Stem Cell Gamble?

The Obama administration issued new NIH guidelines for Human Stem Cell research after scientists had complained about restrictive and extensive consenting proposed for fertilized egg donation.  The head of the NIH, Dr. Raynard Kington, said researchers would be able to use federal funds for some stem cell lines that were previously banned under Bush administration rules.

Many scientific groups welcomed the new rules as a step in the right direction, away from politically-driven policy and toward science-based policy.  The rules permit federally funded research on surplus fertilized eggs from in vitro fertilization clinics, embryos that would have been destroyed.

But some complain the new rules still fall short of “decisions based on facts, not ideology” as President Obama promised on March 9, 2009.

Continuing a ban on embryonic stem cell lines derived from other proven techniques “is a terrible disappointment,” says Stanford University School of Medicine stem cell researcher Dr. Irving Weissman.  He says transferring genetic material from a patient to egg, through somatic cell nuclear transfer (SCNT) has shown promise in many animals including primates, and the failure to include those cell lines for future research restricts important work.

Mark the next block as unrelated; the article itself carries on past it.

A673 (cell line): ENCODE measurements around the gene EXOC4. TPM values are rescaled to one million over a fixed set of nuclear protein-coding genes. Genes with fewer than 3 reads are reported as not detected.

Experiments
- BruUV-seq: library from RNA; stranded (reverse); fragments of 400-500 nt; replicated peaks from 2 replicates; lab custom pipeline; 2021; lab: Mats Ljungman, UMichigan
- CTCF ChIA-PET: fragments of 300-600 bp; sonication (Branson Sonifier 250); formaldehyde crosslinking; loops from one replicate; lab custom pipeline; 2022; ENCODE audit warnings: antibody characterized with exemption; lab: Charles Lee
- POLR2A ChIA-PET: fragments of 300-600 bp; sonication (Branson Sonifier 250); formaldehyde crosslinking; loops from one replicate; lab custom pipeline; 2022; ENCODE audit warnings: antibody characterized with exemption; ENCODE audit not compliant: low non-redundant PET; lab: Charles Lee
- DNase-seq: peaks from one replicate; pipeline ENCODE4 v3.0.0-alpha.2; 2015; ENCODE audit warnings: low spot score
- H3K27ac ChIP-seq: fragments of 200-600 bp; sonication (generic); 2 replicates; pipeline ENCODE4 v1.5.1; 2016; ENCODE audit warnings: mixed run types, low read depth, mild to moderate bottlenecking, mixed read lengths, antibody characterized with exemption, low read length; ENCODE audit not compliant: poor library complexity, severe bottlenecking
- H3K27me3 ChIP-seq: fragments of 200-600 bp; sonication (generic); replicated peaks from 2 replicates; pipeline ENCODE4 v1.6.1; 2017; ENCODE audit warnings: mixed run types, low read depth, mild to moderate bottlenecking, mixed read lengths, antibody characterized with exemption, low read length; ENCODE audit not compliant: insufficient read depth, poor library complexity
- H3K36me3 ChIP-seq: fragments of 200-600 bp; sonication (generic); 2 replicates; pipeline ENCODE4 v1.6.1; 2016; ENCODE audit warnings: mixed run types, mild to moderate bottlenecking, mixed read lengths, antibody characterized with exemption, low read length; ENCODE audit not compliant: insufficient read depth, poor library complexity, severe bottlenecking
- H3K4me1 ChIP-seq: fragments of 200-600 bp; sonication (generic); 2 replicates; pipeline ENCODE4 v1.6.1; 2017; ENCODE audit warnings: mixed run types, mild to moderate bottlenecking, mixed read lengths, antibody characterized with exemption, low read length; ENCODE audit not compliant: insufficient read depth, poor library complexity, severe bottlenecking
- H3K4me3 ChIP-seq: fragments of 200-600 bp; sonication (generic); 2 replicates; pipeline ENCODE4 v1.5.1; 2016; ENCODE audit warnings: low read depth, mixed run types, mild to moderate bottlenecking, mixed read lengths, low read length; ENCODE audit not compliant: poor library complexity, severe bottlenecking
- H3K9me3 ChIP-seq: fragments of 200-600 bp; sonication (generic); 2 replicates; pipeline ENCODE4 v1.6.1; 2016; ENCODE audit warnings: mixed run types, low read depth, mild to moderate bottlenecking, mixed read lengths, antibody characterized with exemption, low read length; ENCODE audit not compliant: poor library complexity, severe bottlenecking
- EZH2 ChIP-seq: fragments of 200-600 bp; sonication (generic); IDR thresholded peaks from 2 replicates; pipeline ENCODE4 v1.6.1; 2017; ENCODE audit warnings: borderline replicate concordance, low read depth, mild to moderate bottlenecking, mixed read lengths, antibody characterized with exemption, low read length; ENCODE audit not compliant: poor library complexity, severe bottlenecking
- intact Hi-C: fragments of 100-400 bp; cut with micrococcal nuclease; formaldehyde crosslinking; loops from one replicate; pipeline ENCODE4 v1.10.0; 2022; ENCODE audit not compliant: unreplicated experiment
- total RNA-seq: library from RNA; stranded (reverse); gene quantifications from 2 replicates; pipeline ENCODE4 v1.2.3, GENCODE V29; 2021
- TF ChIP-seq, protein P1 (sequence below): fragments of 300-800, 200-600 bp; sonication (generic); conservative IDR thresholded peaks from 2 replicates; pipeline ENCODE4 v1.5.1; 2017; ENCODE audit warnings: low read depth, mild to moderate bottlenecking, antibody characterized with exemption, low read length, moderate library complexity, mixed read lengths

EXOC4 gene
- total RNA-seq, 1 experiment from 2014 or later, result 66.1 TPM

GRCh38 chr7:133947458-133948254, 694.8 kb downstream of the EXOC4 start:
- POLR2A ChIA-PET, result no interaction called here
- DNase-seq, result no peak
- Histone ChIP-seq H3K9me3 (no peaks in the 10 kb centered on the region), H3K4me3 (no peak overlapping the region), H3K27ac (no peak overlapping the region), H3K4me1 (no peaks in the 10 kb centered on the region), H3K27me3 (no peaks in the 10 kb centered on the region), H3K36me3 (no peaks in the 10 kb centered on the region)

Some who oppose human embryonic stem cell research say advances in adult stem cell research make ethical problems obsolete.  Not so fast, say Weissman and others.  So-called induced pluripotent stem (iPS) cells have caused cancer in lab animals, when genes used to reprogram the cells continue to be active.

The International Society for Stem Cell Research is urging the NIH to allow federal funding for both iPS and SCNT-derived human embryonic stem cells.  The California Institute for Regenerative Medicine says it is also working with the NIH to include broader sources of stem cells, consistent with ethical and professional standards.

“The NIH is gambling,” says Weissman, that adult stem cells and IVF-derived stem cells will be enough.  He says discouraging ethical scientific research on human stem cell sources continues a policy dictated by polls not by science.

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